The future opera star's father, August Lehmann, was a singer while her mother, Maria Theresia Löw (1809 - 1885), was a soprano of Jewish origin. Her first lessons were from her mother, who had been a prima donna under Spohr at the Cassel opera. After singing small parts on the stage, Lehmann made her proper debut in 1870 in Berlin as a light soprano in Meyerbeer's Das Feldlager in Schlesien. She subsesequently became so successful that she was appointed an Imperial Chamber Singer in 1876.
Lehmann sang in the first Bayreuth Festival in 1876, performed in London in 1884, and appeared at the New York Metropolitan Opera in 1885-1890. Together with her Met colleagues Fischer, Alvary, Brandt, and Seidl, she helped to popularise Wagner's music in America. By remaining in America beyond the leave granted her by the Berlin Opera, she faced a ban following her return to Germany. After the personal intervention of the Emperor, the ban was lifted.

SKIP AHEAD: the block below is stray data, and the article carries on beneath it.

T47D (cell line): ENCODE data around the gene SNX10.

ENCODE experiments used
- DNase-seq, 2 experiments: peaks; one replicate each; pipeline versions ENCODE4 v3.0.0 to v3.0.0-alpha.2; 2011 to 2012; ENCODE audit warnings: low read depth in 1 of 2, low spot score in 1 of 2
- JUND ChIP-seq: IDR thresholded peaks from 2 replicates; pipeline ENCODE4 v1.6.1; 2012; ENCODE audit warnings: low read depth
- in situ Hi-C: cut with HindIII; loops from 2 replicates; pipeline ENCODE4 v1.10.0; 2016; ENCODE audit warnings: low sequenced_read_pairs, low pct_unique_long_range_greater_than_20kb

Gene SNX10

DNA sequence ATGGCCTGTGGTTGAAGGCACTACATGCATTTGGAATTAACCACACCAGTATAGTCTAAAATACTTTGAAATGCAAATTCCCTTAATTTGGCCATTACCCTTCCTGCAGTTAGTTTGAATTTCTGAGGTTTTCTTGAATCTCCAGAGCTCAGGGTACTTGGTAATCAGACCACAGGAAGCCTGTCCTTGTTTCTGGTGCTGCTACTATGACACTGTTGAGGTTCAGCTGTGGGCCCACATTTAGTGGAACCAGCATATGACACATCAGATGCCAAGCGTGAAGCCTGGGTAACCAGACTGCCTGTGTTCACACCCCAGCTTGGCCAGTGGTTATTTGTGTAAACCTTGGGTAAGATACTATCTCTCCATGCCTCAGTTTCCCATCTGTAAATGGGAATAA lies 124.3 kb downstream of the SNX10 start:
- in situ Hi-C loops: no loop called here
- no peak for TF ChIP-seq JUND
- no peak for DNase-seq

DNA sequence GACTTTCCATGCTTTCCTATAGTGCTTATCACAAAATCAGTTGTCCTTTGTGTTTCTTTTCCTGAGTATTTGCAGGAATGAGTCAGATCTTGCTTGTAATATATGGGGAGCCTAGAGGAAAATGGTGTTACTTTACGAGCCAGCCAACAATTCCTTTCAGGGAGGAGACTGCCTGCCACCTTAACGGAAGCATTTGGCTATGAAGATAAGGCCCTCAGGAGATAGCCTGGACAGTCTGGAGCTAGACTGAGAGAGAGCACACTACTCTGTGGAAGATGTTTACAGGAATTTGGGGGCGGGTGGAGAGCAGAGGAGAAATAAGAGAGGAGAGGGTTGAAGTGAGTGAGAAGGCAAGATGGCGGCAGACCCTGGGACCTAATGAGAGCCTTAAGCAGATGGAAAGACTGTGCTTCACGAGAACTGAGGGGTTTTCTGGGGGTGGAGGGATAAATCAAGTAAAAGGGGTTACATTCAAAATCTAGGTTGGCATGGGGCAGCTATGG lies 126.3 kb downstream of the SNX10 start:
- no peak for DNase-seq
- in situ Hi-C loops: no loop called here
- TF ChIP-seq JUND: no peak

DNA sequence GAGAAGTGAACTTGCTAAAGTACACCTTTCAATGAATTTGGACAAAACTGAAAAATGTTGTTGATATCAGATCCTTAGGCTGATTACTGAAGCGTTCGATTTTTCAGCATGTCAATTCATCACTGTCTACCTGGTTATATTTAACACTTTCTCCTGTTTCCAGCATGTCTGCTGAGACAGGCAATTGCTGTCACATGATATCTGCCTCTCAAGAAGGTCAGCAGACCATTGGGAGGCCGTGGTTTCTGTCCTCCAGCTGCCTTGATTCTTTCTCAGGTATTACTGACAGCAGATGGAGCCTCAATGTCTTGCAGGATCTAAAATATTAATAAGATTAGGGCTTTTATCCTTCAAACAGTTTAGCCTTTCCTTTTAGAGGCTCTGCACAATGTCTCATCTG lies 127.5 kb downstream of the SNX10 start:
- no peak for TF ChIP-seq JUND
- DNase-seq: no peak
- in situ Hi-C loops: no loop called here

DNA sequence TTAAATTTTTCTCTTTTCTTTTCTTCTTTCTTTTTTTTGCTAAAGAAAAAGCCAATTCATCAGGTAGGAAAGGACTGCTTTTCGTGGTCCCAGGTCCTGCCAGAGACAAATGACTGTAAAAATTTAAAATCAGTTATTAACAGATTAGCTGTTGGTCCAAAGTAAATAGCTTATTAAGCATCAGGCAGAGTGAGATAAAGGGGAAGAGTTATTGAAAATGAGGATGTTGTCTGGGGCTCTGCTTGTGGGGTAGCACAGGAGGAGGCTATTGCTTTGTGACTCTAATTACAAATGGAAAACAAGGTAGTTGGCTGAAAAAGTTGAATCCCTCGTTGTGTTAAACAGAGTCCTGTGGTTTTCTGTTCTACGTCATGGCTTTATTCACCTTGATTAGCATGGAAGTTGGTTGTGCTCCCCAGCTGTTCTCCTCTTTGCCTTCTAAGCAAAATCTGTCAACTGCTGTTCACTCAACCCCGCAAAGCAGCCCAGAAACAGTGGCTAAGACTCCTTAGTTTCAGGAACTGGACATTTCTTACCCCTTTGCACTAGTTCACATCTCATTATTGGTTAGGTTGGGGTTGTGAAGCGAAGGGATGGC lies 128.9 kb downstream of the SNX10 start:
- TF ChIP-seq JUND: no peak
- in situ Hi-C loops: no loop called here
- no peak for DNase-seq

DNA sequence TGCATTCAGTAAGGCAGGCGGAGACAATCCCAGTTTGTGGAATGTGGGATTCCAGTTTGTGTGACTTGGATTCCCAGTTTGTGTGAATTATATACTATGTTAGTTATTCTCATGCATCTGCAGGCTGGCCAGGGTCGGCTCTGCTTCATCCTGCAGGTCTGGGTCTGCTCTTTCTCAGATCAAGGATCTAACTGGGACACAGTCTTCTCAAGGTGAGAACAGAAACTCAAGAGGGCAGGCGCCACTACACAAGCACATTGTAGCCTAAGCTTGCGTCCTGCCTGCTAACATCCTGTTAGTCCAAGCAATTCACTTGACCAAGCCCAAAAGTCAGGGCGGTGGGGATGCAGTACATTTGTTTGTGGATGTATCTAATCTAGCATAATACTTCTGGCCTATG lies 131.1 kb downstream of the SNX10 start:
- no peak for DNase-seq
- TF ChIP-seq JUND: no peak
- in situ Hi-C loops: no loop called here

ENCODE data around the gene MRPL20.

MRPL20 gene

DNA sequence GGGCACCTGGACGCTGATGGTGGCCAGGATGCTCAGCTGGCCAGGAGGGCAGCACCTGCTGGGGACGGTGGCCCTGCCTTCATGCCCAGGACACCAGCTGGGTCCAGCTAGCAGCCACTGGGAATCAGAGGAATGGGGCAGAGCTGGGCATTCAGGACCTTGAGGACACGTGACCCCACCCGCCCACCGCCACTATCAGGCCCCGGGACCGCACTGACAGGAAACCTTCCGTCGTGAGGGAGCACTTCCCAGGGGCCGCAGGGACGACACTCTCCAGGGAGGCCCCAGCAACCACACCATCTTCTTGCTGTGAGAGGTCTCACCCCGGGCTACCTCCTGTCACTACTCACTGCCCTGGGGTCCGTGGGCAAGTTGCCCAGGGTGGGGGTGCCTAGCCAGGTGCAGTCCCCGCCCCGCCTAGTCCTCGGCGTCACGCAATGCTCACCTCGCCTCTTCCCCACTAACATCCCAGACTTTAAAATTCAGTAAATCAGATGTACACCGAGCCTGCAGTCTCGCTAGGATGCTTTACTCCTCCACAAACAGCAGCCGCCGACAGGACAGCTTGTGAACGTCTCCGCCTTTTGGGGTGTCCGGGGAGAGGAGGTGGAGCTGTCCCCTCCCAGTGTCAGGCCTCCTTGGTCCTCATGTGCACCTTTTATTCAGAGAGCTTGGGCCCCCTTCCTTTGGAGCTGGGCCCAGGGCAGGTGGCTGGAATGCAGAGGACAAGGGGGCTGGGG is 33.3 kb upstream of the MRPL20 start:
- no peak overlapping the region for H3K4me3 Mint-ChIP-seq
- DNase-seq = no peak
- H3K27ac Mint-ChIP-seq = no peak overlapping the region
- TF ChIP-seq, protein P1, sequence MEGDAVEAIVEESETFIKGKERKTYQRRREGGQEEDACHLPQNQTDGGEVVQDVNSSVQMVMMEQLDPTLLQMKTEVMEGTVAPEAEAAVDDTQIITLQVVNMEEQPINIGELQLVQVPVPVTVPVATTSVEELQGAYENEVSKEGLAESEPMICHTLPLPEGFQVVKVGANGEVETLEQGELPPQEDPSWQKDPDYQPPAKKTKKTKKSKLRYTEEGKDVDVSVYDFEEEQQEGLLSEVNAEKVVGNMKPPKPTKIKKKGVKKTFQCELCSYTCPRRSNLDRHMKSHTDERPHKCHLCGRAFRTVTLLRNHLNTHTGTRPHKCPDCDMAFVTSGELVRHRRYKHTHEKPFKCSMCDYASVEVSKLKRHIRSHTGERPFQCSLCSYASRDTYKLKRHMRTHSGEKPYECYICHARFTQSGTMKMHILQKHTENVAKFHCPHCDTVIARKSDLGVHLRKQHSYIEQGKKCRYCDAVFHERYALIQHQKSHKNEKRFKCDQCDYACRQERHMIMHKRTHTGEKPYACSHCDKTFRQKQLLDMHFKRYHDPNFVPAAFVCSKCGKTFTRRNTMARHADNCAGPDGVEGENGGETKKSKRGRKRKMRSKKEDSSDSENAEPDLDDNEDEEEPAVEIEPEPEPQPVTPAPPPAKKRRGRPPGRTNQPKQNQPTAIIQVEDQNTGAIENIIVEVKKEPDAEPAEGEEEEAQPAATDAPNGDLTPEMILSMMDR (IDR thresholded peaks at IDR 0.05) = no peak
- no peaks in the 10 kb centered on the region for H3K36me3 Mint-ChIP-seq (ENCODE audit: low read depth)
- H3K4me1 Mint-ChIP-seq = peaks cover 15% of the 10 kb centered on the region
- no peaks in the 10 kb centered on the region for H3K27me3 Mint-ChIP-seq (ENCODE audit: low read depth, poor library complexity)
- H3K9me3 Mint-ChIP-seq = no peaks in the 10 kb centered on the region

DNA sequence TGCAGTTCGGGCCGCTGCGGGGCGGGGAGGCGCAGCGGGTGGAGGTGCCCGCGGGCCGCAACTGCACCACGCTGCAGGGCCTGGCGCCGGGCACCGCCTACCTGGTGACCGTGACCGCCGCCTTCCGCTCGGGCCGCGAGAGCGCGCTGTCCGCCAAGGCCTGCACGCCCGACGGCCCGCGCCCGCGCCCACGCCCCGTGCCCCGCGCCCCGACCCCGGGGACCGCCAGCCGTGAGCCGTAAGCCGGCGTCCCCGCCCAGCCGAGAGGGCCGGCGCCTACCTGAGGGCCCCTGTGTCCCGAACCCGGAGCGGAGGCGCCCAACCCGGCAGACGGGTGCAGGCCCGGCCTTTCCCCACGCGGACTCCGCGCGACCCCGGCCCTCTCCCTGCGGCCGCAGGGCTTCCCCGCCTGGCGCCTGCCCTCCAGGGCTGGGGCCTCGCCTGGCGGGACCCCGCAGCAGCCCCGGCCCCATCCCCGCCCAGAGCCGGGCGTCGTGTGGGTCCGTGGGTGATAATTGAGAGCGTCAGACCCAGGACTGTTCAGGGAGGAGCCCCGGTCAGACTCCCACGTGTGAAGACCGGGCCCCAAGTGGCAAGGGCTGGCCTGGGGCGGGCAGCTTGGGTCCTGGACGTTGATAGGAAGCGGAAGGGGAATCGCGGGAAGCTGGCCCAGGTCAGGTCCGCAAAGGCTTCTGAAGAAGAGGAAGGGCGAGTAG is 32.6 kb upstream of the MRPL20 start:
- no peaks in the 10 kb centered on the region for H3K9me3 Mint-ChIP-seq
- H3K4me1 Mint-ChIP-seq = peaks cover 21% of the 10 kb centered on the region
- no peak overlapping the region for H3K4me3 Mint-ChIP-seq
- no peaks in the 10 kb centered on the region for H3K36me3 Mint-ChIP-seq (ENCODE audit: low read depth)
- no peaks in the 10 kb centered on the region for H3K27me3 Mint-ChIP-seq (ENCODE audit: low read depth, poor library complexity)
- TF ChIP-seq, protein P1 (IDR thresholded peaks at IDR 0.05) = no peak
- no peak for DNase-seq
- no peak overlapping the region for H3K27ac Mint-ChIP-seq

She appeared at London's Royal Opera House, Covent Garden, in 1899 and sang in Paris and Vienna in 1903 and 1909 respectively. In 1905, she sang at the Salzburg Festival, later becoming the festival's artistic director. Lehmann was also renowned as a Lieder singer. She continued to give recitals until her retirement from the concert stage in the 1920s.
Her mature voice, of splendid quality and large volume, gained for her the reputation of being not only one of the greatest Wagnerian singers of her day but also an ideal interpreter of Bellini's Norma and the operatic music of Mozart. She was considered unsurpassed in the rôles of Brünnhilde and Isolde but sang an astonishingly wide array of other parts. Indeed, across the span of her career, she performed 170 different parts in a total of 119 German, Italian and French operas. She was also a noted voice teacher. Among her pupils were the famous sopranos Geraldine Farrar and Olive Fremstad.
In 1888, she married the tenor Paul Kalisch.
Lehmann founded the International Summer Academy at the Mozarteum in Salzburg in 1916. The academy's curriculum concentrated on voice lessons at first but it was extended later to include a wide variety of musical instruction.
The Lilli Lehmann Medal is awarded by the Mozarteum in her honour. Her voice can be heard on CD reissues of the recordings which she made prior to World War One. Although past her peak as an operatic singer when she made these records, they still impress.